Start Printed Page 75246

Food manufacturers note that innovations for grain products can also take several years, and involve steps similar to those needed to reformulate products lower in sodium. The formulation and processing of foods made with whole grains differ from and can be more challenging to manufacture than those made with refined grains. Manufacturers have indicated that in the past, when companies reformulated products early, they incurred significantly more costs compared to those that took a “wait and see” approach. The persistent uncertainty about the whole grain-rich requirement and the possibility of further meal pattern changes resulting from legislative activity have deterred manufacturers from investing time or resources to develop additional whole grain-rich products.

While product-specific information is proprietary, the overwhelming and consistent message is that it will be difficult, time-consuming, and expensive to develop products that meet the final sodium target, and the 100 percent whole grain-rich requirement and that, most importantly, students will eat. Practically, even if the food industry is able to eventually develop products meeting these strict standards, if students will not eat them, there is no benefit to the strict standards. Instead, as proposed, the standards would allow for healthy products that are still acceptable to students. If the proposed standards are finalized, manufacturers will have the incentive to commit to reformulating products and work towards innovative solutions knowing that the program requirements are stable, attainable, and acceptable to students. Given their unique perspective on product development and reformulation, FNS welcomes input from the school food industry in developing the final rule.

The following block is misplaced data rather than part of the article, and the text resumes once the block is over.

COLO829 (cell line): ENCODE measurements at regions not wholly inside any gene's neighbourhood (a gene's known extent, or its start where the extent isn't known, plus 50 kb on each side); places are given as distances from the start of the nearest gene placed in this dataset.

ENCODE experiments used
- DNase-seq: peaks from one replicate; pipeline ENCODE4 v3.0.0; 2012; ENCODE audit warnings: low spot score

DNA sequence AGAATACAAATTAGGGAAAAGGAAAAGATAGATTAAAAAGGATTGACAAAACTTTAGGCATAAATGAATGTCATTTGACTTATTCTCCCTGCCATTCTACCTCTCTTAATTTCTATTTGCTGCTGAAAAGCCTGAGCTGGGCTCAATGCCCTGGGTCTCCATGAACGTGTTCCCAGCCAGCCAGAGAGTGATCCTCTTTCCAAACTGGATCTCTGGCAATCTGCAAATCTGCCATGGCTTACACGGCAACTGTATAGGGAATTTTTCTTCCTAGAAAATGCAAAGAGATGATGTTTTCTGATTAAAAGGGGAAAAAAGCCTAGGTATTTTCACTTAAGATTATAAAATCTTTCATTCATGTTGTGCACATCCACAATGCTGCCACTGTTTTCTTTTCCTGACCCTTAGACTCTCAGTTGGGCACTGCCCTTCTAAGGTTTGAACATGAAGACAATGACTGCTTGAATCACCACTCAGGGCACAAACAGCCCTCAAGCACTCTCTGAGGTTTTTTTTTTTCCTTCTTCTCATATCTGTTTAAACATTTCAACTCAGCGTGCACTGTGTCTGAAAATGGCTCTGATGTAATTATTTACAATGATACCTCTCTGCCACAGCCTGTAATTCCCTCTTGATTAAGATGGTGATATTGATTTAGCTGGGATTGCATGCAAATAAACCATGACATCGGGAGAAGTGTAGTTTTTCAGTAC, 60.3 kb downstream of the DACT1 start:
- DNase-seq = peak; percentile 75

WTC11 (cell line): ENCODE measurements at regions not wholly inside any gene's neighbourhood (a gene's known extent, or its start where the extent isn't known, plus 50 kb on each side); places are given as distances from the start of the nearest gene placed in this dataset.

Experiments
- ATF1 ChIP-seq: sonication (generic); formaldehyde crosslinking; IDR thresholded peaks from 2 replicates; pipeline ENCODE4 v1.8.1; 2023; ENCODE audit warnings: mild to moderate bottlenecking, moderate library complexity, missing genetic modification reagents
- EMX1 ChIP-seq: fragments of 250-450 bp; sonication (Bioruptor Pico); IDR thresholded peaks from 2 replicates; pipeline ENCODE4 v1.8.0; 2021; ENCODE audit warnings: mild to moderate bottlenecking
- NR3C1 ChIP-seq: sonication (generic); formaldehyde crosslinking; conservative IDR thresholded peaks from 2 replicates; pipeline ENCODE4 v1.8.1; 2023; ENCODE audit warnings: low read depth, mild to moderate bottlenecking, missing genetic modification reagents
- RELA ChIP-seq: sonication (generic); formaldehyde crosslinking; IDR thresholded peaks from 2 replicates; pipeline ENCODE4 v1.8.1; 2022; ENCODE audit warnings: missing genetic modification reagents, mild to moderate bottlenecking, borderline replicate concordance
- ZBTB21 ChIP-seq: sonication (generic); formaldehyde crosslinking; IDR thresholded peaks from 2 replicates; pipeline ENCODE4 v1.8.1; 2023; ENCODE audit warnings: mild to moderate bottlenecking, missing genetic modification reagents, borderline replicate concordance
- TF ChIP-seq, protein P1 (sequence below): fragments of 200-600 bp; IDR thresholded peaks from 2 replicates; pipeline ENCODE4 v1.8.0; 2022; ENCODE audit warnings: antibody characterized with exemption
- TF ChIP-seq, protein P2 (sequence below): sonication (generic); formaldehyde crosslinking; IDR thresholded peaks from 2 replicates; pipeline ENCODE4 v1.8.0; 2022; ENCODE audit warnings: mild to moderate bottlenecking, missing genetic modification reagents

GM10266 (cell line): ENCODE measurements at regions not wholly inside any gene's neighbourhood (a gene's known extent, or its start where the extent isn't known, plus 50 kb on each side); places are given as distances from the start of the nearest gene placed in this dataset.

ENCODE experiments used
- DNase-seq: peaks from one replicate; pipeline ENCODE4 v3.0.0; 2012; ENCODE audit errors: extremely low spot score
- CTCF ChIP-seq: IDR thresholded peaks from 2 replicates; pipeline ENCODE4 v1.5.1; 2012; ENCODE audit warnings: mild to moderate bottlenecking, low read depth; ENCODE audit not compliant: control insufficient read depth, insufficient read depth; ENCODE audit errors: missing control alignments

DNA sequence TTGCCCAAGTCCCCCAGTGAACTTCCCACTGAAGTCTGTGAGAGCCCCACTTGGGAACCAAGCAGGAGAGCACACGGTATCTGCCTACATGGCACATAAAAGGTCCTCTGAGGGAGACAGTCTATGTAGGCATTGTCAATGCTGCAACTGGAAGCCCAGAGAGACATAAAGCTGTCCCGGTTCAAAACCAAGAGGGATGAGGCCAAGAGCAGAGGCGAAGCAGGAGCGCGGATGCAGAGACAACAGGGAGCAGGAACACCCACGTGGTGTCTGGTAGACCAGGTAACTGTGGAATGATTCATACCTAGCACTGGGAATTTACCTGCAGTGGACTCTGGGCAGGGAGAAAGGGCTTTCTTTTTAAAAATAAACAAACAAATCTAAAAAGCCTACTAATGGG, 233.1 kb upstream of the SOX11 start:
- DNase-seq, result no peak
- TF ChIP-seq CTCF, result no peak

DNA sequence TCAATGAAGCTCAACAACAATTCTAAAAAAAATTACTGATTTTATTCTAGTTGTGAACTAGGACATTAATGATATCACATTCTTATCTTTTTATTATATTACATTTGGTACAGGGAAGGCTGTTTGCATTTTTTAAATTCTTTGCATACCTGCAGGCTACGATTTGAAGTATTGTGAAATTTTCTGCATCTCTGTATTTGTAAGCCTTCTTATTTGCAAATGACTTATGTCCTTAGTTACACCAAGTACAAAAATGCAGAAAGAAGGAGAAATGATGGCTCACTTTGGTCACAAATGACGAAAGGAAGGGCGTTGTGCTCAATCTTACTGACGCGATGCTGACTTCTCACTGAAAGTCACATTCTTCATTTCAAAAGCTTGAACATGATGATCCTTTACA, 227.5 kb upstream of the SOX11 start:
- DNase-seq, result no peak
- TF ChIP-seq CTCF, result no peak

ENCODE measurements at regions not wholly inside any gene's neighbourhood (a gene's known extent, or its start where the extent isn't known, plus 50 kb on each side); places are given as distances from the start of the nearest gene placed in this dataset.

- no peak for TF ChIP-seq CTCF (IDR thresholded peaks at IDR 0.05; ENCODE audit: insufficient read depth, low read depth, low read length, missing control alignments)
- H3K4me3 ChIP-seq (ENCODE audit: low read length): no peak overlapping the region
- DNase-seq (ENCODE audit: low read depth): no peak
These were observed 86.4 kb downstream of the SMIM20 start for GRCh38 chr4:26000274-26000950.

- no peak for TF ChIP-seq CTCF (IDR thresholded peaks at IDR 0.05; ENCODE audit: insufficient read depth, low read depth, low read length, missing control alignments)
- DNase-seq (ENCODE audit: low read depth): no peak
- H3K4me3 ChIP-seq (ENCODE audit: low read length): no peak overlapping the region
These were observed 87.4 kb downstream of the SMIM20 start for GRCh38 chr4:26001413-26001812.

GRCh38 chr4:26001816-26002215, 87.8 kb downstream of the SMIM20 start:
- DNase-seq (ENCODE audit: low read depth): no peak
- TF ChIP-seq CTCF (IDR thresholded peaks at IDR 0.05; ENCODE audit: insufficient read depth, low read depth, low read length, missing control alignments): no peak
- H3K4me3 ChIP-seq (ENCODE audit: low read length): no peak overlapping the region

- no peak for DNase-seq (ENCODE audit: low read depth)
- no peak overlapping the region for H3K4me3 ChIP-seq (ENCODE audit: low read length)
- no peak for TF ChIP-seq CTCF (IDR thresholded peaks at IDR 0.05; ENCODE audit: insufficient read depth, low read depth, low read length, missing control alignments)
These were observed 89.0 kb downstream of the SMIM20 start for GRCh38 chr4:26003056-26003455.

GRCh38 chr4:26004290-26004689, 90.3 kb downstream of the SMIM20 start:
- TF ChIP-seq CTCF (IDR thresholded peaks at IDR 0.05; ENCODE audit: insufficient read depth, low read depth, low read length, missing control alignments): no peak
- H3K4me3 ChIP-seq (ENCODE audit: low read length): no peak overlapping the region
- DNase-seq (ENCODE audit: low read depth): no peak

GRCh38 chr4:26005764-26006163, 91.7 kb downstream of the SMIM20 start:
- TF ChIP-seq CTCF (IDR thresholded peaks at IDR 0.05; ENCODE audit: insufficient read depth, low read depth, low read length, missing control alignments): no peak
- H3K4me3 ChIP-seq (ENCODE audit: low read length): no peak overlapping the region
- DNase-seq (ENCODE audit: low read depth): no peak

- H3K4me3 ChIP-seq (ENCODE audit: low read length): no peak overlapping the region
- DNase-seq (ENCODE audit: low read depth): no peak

Operational Challenges

This proposed rule seeks to address the operational challenges experienced by some schools. It seeks to ease specific requirements beginning in SY 2021-2022, to help children gradually adjust to and enjoy school meals that are consistent with science-based recommendations. This proposed rule seeks to give menu planners more flexibility to make procurement decisions that reflect local preferences, empowering them in ways that may increase student participation and meal consumption.

Although many schools have had success in implementing the 2012 meal patterns and nutrition standards, FNS recognizes that many schools have not yet fully implemented the 2012 meal patterns due to feasibility and student preferences. In fact, due to administrative and Congressional action many schools have never implemented the grains and sodium requirements as intended by the 2012 Final Rule. This proposed rule aims to ensure that the operational flexibilities would be available for those schools that need them. It is important to stress that the proposed changes are optional, intended as additional tools for schools across the country working to provide students with wholesome meals they enjoy eating. In addition, as noted in the 2017 Interim Final Rule and in the 2018 Final Rule, and as allowed in 7 CFR 210.19(e), State agencies have discretion to set stricter requirements that are not inconsistent with the minimum nutrition standards for school meals.